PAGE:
Published on : Thursday, February 25, 2016
A trip to Isabel Island is an unforgettable experience, an adventure full of surprises from start to finish for nature lovers, since close contact with a variety of species at sea, air and land can hardly be found anywhere else.
From the port of San Blas, a few minutes after setting sail you can find the world’s largest fish: the whale shark, which can grow up to 48 feet long. To see this huge creature swimming close to the surface always moves everyone into a big exclamation; also, its slow and tranquil pace allows the time for photography lovers and nature watchers to admire and photograph this great animal in detail.
Very often groups of dolphins escort the boat (the Spotted Pantropical Dolphin) on way to the island, which makes it even better. Also, frequently sea turtles and manta rays are seen.
When approaching the waters around the Island dozens of humpback whales always welcome visitors.
Upon reaching the island tourists are greeted by noisy seagulls and brown pelicans who use the bay landing as their point of daytime stay. On the way to the campsite, a bush forest serves as nesting support for the most abundant bird species in the island: the magnificent frigate, with an estimated population of more than 16,000 individuals.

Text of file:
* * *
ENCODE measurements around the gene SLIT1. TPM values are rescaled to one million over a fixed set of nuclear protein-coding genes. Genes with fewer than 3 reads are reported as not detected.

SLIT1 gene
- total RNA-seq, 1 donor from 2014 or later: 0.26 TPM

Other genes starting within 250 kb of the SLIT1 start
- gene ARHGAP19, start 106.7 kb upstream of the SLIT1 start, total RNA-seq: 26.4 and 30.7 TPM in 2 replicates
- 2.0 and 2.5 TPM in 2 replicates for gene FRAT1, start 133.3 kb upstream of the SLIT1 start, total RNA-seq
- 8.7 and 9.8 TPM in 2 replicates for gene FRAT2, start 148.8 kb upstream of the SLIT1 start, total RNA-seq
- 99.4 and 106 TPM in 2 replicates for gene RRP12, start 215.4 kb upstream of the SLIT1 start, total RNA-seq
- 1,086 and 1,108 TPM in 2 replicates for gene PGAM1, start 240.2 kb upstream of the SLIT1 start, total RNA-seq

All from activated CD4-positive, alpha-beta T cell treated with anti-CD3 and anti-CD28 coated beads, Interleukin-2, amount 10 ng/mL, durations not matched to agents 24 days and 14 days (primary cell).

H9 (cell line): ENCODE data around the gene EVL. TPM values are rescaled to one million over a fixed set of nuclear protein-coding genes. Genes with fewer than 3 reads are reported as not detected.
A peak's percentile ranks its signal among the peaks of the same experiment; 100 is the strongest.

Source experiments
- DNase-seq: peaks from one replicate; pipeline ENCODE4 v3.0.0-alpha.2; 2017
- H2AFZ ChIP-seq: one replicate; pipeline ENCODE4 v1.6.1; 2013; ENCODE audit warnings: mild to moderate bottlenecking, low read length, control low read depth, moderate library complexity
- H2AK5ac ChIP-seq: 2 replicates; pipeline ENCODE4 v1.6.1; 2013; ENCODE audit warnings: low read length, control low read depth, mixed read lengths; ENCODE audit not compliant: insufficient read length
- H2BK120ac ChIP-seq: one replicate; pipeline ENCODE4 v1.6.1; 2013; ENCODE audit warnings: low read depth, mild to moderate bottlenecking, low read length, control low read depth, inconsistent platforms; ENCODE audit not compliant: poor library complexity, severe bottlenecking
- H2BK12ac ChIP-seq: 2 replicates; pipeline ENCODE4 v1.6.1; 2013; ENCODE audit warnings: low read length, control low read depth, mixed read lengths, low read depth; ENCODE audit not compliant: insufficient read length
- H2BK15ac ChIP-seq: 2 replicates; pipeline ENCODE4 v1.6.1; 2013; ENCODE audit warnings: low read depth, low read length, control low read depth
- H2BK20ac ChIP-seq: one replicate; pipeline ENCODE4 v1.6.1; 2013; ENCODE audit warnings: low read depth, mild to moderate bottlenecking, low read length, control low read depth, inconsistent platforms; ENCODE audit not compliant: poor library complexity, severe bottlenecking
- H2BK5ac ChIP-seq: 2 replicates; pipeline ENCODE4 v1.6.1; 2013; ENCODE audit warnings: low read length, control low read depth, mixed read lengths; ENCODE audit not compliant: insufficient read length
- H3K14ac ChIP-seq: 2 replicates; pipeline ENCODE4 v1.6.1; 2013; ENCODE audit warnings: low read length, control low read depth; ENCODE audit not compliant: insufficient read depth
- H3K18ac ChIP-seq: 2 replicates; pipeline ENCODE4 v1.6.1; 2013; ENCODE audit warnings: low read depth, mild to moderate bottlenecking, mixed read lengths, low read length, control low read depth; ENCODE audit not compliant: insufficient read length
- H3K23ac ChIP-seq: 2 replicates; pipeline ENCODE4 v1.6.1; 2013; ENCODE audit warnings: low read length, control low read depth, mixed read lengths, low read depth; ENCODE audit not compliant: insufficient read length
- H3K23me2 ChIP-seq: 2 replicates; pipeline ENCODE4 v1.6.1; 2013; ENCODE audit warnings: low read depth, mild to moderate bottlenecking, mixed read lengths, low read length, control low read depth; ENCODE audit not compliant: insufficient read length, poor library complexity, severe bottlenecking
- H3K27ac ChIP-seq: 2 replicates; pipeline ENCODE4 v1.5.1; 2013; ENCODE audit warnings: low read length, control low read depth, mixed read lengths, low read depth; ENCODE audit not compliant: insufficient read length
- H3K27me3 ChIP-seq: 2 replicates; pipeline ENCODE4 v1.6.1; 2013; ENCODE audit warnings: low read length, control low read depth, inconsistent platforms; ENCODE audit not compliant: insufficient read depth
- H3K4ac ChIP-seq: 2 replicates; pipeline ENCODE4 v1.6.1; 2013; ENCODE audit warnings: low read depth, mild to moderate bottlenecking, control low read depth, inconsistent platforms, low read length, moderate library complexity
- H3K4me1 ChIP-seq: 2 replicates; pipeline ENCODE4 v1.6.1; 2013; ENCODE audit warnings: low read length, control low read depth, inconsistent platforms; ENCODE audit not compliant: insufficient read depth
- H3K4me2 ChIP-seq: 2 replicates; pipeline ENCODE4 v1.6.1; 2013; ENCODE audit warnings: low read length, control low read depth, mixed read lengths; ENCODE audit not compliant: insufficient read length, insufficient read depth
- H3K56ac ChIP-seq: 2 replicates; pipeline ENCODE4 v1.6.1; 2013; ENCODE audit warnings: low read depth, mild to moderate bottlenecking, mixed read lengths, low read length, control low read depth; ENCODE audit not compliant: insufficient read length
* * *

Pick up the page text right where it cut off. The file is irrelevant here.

The highest point on the island is Lighthouse Hill; on its top is one of the two major nesting sites of the Blue-Footed Booby. This bird, along with the Brown Booby, nest on the ground. From the cliff walls of this hill you can see the start of the flight of the Tropicbirds with their elegant plumage.
According to geologists, Isabel Island is of volcanic origin. Eight volcanoes gave rise to an island chain, however due to the action of the sea all have vanished but one: Isabel.
It is now completely inactive and its crater forms a small lake, “Crater Lake”, which can be seen from Lighthouse Hill or from the summit of the volcano itself, located a short hike from the camp.
On the island there is a permanent presence of scientists from Mexico’s top university (UNAM) doing research, including continuously monitoring the behavior of birds in this sanctuary. These guys are very friendly and always respond to questions from visitors that wish to consult with them. Their camp site is located on the beach just in front of two huge stone formations known as “Las Monas” which are a symbol of Isabel Island; in this area there is an important nesting site of Sooty Terns and the second major group of Blue-Footed boobies.
Spread throughout the island iguanas, fake coral snakes, hermit crabs, red-footed boobies, sterns, and many more can be found, which contribute to make this site a dream destination for wildlife lovers.